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NASA's Night Sky Network

Observe the Moon and Beyond: Apollo 11 at 50

By David Prosper

Saturn is at opposition this month, beckoning to future explorers with its beautiful rings and varied, mysterious moons. The Moon prominently passes Saturn mid-month, just in time for the 50th anniversary of Apollo 11!

Saturn is in opposition on July 9, rising in the east as the Sun sets in the west. It is visible all night, hovering right above the teapot of Sagittarius. Saturn is not nearly as bright as Jupiter, next door in Scorpius, but both giant planets are easily the brightest objects in their constellations, making them easy to identify. A full Moon scrapes by the ringed planet late in the evening of the 15th through the early morning of the 16th. Some observers in South America will even see the Moon occult, or pass in front of, Saturn. Observe how fast the Moon moves in relation to Saturn throughout the night by recording their positions every half hour or so via sketches or photos.

While observing the Saturn-Moon celestial dance the early morning of the 16th, you can also contemplate the 50th anniversary of the launch of the Apollo 11 mission! On June 16, 1969, Apollo 11 blasted off from Cape Canaveral in Florida on a journey of almost a quarter million miles to our nearest celestial neighbor, a mission made possible by the tremendous power of the Saturn V rocket – still the most powerful rocket ever launched. Just a few days later, on July 20, 1969 at 10:56 pm EDT, Neil Armstrong and Buzz Aldrin set foot on the lunar surface and became the first people in history to walk on another world. The astronauts set up equipment including a solar wind sampler, laser ranging retroreflector, and seismometer, and gathered up almost 22 kilograms (48 pounds) of precious lunar rocks and soil samples. After spending less than a day on the Moon’s surface, the duo blasted off and returned to the orbiting Columbia Command Module, piloted by Michael Collins. Just a few days later, on July 24, all three astronauts splashed down safely in the Pacific Ocean. You can follow the timeline of the Apollo 11 mission in greater detail at bit.ly/TimelineApollo11 and dig deep into mission history and science on NASA’s Apollo History Site: bit.ly/ApolloNASA.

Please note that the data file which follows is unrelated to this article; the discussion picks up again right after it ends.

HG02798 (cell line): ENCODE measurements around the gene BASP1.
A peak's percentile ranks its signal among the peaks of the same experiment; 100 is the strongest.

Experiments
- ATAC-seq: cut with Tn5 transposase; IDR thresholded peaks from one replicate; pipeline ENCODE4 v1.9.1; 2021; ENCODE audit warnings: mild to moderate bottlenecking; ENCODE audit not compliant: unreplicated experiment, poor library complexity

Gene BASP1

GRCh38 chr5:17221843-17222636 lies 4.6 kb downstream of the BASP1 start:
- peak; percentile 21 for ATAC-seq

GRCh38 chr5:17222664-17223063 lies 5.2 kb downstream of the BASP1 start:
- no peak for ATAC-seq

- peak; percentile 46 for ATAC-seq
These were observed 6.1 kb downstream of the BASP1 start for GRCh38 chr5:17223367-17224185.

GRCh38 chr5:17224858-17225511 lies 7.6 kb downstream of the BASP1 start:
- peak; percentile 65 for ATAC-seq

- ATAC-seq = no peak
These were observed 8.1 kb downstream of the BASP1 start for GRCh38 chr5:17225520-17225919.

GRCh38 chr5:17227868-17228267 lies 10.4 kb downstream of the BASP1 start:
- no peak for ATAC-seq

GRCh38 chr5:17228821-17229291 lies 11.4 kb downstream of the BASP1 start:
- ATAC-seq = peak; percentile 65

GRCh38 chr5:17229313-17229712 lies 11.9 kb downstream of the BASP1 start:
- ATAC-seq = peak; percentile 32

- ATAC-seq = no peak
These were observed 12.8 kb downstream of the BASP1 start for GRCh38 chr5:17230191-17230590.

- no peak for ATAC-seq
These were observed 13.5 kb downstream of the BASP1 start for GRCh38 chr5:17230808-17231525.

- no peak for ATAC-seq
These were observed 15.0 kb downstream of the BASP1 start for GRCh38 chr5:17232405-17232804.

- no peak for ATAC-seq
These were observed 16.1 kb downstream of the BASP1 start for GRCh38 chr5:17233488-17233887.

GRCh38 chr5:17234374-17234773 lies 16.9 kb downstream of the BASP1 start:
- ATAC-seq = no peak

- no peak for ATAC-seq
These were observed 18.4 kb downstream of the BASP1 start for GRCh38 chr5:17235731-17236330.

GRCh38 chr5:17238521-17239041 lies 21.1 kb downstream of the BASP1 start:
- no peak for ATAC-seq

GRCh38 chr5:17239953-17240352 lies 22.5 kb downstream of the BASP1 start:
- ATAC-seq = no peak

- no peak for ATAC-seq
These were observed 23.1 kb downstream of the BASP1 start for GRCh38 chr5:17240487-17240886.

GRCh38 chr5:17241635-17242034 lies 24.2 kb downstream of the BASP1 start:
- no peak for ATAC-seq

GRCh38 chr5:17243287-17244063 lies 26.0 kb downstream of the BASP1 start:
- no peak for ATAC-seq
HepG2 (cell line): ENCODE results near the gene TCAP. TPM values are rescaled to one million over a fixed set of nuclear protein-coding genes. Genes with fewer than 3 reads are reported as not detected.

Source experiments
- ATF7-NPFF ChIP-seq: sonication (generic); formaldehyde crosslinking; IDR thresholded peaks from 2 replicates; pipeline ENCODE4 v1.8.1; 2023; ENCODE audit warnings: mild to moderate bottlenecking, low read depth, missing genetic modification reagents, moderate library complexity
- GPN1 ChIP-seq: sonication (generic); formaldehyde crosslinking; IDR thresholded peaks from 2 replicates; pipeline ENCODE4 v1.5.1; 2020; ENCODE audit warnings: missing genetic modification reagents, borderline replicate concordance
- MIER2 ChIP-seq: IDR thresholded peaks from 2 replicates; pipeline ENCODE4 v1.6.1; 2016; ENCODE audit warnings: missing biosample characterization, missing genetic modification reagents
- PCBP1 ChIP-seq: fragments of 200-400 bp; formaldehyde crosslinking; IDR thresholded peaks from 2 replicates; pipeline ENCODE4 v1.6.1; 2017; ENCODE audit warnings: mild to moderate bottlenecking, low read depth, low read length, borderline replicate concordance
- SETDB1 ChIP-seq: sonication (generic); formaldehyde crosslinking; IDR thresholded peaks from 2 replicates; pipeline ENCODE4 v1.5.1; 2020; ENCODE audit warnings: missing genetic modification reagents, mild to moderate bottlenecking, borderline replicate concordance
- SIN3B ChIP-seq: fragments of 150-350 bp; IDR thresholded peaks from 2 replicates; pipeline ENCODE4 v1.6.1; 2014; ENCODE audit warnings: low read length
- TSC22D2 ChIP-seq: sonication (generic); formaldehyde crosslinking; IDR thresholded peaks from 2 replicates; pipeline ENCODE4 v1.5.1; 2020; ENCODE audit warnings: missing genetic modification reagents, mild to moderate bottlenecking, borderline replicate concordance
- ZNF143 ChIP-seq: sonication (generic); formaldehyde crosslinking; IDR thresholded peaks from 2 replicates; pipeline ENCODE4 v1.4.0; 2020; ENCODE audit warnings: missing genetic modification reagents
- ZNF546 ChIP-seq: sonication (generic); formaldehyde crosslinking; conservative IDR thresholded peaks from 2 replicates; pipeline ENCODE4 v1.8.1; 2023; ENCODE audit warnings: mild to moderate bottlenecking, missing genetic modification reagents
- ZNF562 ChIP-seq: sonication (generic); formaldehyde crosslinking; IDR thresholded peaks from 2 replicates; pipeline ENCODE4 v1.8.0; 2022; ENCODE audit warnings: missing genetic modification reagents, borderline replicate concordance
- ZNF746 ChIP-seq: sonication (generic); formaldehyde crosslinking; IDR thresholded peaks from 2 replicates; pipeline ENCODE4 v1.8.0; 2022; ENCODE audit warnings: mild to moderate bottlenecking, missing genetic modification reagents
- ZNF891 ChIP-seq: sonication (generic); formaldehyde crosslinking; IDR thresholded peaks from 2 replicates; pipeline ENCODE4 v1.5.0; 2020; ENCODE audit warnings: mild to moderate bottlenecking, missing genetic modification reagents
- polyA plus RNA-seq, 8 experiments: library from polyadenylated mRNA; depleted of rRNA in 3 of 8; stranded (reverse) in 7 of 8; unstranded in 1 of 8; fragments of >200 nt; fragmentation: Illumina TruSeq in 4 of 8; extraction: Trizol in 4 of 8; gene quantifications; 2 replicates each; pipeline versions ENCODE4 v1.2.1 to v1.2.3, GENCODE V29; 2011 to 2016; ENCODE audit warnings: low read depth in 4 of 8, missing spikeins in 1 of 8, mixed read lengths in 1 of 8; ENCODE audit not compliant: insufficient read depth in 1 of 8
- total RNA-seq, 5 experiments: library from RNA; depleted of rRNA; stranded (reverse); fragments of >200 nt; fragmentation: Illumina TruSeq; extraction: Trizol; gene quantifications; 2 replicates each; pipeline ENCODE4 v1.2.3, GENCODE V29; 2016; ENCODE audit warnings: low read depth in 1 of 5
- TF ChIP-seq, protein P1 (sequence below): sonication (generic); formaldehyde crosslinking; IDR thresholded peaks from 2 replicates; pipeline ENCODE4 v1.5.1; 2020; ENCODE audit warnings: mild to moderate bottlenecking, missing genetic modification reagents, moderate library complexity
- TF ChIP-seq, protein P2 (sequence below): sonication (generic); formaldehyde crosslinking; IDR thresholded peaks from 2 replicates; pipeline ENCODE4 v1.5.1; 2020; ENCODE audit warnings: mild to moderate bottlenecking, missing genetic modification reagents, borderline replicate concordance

Have you ever wanted to see the flag on the Moon left behind by the Apollo astronauts? While no telescope on Earth is powerful enough to see any items left behind the landing sites, you can discover how much you can observe with the Flag on the Moon handout: bit.ly/MoonFlag.

Catch up on all of NASA’s past, current, and future missions at nasa.gov


Observe the larger details on the Moon with help from this map, which also pinpoints the Apollo landing site. Full handout available at bit.ly/MoonHandout

For more information and activities visit: spaceplace.nasa.gov and nightsky.jpl.nasa.gov